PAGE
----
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'If childhood should be about innocence, and if Australia stands for the right to grow up free of fear, then Majok Tulba's first novel should be mandatory reading . . . A compelling novel, finely crafted, with humour and deep psychological insight.' Linda Mottram, 702 ABC, Sydney

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'Has the unflinching simplicity of Primo Levi, set in a world of heat and not cold. If Levi wrote If This Is a Man, then Majok has written a story that could very well be alternately titled If This Is a Boy . . . There are novels that bore into a reader's psyche long after the last page . . . Beneath the Darkening Sky is a devastating book, but after reading it, it is not a book that leaves a reader feeling devastated. It is a book about growing up that leaves us clearer about what to feel regarding the pain of others, with an understanding about how human beings can regenerate, slowly.' Alice Pung, readings.com.au

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'Not an easy read but is an enthralling one . . . A gripping tale of innocence in war.' Brittany Vonow, Courier Mail

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'Outstanding . . . Tulba has created a complex and convincing character, relating the tale superbly.' Ross Southernwood, Sun-Herald

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'A powerful and confronting read. . . Raw and uncompromising . . . Written by a young man with a yearning for the world to know this story. It is beautifully written and a definite must read.' Jon Page, bitethebook.com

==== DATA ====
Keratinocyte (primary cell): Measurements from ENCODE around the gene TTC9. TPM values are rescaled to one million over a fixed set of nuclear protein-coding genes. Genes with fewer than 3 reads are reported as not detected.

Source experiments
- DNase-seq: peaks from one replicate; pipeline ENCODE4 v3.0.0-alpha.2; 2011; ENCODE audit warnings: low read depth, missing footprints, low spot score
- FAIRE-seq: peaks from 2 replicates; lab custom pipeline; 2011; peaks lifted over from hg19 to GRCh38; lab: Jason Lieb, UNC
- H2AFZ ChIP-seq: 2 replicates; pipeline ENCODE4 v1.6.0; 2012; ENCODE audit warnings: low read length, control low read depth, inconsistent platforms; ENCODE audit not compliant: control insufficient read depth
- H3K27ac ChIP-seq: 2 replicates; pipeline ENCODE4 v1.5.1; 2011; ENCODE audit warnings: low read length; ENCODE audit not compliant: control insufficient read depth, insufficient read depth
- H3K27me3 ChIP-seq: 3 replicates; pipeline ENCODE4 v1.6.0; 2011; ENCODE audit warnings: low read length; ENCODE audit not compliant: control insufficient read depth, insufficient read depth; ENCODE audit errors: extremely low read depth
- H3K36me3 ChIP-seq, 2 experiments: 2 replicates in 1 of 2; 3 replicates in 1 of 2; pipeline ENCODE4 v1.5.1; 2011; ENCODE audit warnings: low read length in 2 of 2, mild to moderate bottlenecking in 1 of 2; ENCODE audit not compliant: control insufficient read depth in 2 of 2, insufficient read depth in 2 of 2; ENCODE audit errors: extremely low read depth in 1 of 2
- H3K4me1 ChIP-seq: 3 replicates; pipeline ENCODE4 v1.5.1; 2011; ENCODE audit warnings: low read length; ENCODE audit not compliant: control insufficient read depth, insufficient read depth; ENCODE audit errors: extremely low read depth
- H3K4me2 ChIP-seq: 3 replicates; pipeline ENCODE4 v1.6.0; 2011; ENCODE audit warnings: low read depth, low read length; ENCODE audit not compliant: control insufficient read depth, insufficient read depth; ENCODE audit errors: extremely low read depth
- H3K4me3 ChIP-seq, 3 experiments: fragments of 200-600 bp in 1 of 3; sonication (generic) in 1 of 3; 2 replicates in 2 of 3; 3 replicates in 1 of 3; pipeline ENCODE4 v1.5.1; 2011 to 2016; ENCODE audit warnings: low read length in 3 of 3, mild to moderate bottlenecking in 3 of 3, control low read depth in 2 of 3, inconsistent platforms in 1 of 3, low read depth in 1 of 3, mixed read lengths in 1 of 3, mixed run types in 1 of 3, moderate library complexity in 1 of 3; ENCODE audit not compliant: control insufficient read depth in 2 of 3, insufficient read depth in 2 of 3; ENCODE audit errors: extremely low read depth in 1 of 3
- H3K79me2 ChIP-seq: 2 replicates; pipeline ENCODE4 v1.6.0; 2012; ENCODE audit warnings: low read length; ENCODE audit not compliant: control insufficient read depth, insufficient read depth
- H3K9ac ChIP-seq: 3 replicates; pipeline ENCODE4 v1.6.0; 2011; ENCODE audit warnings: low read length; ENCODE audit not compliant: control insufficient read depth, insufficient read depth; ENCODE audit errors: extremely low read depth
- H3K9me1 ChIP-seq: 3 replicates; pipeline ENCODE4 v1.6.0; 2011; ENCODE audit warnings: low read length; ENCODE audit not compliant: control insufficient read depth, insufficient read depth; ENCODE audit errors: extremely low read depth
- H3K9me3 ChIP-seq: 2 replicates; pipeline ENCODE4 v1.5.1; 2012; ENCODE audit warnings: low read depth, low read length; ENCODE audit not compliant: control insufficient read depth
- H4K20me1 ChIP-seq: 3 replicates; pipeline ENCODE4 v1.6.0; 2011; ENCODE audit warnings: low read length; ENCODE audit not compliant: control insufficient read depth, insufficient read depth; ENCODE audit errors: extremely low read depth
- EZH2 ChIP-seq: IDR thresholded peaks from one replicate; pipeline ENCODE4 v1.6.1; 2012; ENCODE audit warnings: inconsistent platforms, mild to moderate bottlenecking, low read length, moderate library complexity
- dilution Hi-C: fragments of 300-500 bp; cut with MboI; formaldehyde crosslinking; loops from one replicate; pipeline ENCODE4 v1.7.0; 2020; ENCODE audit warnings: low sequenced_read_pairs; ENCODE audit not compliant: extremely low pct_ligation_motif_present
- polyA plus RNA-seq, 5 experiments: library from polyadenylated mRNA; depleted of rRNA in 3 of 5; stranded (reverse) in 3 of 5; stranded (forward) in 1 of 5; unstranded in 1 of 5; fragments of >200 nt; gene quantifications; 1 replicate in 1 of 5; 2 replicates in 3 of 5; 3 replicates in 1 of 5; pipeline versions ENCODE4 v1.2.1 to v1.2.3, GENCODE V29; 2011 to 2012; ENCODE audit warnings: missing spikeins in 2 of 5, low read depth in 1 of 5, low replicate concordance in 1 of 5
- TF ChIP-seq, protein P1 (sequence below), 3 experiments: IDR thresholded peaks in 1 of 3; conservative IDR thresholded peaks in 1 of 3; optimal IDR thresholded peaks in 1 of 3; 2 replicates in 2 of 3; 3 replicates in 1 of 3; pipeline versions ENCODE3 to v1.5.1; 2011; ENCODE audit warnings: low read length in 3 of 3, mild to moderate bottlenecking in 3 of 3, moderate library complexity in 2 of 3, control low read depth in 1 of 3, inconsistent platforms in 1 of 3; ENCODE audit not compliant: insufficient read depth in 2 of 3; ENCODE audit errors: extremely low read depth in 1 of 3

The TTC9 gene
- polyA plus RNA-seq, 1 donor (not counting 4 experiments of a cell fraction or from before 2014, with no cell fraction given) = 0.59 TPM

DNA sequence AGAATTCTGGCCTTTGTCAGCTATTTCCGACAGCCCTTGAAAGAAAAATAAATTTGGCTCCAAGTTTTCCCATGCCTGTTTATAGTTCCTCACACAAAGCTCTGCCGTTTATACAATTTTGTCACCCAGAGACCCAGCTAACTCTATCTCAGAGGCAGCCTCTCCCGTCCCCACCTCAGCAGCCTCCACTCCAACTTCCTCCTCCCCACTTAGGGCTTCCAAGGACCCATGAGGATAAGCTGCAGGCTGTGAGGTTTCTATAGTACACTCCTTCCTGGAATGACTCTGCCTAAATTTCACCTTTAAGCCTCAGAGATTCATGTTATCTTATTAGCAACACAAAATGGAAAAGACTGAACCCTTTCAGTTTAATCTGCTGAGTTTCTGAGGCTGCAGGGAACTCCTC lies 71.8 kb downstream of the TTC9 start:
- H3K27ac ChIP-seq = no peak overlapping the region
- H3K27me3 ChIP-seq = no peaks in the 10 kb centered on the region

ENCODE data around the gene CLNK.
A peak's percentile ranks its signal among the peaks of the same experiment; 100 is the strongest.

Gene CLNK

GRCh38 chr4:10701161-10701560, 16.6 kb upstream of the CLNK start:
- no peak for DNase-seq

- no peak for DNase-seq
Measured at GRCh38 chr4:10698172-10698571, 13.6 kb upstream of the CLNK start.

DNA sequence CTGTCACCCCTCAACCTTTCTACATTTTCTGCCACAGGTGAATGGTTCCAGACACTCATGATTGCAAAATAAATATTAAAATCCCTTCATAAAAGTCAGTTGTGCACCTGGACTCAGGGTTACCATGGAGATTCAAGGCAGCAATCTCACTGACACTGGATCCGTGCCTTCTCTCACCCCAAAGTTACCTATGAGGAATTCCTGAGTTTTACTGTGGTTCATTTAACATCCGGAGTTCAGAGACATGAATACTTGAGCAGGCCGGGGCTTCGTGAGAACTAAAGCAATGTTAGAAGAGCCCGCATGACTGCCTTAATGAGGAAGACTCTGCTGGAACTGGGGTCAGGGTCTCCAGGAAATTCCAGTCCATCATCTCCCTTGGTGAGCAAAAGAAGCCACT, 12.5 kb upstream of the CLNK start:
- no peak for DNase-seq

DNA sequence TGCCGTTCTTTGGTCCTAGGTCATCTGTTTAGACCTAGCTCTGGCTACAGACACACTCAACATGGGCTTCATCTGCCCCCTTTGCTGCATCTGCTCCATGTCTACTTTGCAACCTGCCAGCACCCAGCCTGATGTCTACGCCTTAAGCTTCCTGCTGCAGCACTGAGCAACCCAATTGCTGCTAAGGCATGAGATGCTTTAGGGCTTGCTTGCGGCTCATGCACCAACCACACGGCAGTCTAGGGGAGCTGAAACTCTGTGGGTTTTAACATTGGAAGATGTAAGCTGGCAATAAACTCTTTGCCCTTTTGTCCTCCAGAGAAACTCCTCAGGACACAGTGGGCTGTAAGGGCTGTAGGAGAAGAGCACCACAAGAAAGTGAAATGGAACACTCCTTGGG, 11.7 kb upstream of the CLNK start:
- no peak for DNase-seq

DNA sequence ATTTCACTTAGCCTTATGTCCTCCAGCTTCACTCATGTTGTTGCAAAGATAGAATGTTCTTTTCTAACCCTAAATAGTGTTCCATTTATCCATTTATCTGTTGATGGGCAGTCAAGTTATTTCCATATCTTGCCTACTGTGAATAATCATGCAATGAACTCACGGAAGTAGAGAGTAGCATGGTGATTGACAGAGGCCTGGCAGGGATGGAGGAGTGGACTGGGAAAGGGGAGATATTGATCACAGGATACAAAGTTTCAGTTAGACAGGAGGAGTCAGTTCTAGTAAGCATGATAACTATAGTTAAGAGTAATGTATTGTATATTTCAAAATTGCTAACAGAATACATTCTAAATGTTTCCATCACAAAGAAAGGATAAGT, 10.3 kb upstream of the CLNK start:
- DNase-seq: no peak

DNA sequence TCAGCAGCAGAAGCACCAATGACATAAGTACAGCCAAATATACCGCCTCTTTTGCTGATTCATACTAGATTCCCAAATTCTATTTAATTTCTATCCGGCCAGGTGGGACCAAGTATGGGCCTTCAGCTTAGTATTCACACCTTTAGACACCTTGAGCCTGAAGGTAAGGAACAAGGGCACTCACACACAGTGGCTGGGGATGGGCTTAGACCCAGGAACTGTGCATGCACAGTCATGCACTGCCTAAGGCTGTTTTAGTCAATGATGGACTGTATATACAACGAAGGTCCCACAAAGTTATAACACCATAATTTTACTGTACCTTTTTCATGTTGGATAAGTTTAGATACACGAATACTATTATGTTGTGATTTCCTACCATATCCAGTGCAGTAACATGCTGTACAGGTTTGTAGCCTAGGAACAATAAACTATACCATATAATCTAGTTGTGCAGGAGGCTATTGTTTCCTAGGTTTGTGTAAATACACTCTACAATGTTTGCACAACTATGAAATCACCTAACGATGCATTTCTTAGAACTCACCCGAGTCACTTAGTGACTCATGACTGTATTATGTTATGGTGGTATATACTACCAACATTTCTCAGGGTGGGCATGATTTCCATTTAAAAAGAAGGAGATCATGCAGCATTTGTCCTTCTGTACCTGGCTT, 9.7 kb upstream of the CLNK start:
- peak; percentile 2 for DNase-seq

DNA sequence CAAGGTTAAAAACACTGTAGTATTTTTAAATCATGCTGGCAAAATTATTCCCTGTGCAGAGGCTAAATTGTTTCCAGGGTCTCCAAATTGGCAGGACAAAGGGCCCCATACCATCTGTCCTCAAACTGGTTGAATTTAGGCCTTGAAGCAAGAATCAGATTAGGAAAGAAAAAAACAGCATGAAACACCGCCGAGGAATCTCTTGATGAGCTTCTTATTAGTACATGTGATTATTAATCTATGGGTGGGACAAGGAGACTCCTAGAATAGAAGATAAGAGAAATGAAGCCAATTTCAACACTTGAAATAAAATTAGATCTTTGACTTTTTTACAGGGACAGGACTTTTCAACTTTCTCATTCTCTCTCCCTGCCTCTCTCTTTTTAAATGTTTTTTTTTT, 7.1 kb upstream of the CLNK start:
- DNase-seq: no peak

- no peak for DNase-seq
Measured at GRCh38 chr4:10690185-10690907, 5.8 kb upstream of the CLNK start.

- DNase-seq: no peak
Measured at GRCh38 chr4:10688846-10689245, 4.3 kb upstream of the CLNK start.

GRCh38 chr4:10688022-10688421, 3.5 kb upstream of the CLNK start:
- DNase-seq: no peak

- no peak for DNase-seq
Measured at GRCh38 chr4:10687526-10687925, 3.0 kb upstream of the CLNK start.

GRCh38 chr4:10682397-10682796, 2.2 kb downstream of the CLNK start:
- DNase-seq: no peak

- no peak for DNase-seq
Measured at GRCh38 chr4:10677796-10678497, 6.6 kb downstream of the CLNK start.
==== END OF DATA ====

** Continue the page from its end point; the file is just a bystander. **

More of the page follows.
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'The raw intensity of [t]his debut novel cuts like a straight razor.' Paul Robinson, The Australian Way (Qantas magazine)

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'A compelling debut . . . This novel is set in a world that many of us could never hope to understand, but Tulba goes some way to addressing that . . . An articulate new voice in Australian fiction.' Angela Andrewes, The Big Issue

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'Outstanding . . . In Obinna, Tulba has created a complex and convincing character, relating the tale superbly, enhanced by poetic passages.' Sunday Examiner, (Launceston)

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'An important work. I couldn't put it down.' Lisa Hill, ANZlitlovers.com

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'Required reading for every open-eyed 21st-century Australian.' 'Top 10 Books of 2012', The Big Issue

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Formats & editions

  • Trade Paperback

    9781926428420

    July 2, 2012

    Hamish Hamilton

    256 pages

    RRP $29.99

    Online retailers

    • Abbey's Bookshop
    • Amazon
    • Angus & Robertson Bookworld
    • Booktopia
    • Boomerang Books
    • Collins Booksellers
    • Dymocks
    • Books Kinokuniya
    • The Nile
    • QBD
    • Readings
    • Robinsons Bookshop
    Or

    Find your local bookstore at booksellers.org.au

  • EBook

    9781742534770

    July 2, 2012

    Penguin eBooks

    270 pages

    Online retailers

    • iBooks
    • Amazon Kindle AU
    • Booktopia
    • eBooks
    • Google Play
    • Kobo

Awards and Recognition

  • FAW Award
    2013
    Highly commended
    Christina Stead Award
  • SMH Young Novelist
    2013
    Joint winner
    General
  • Dylan Thomas Prize (UK)
    2013
    Shortlisted
    Fiction
  • NSW Premier's Literary Awards
    2013
    Shortlisted
    Community Relations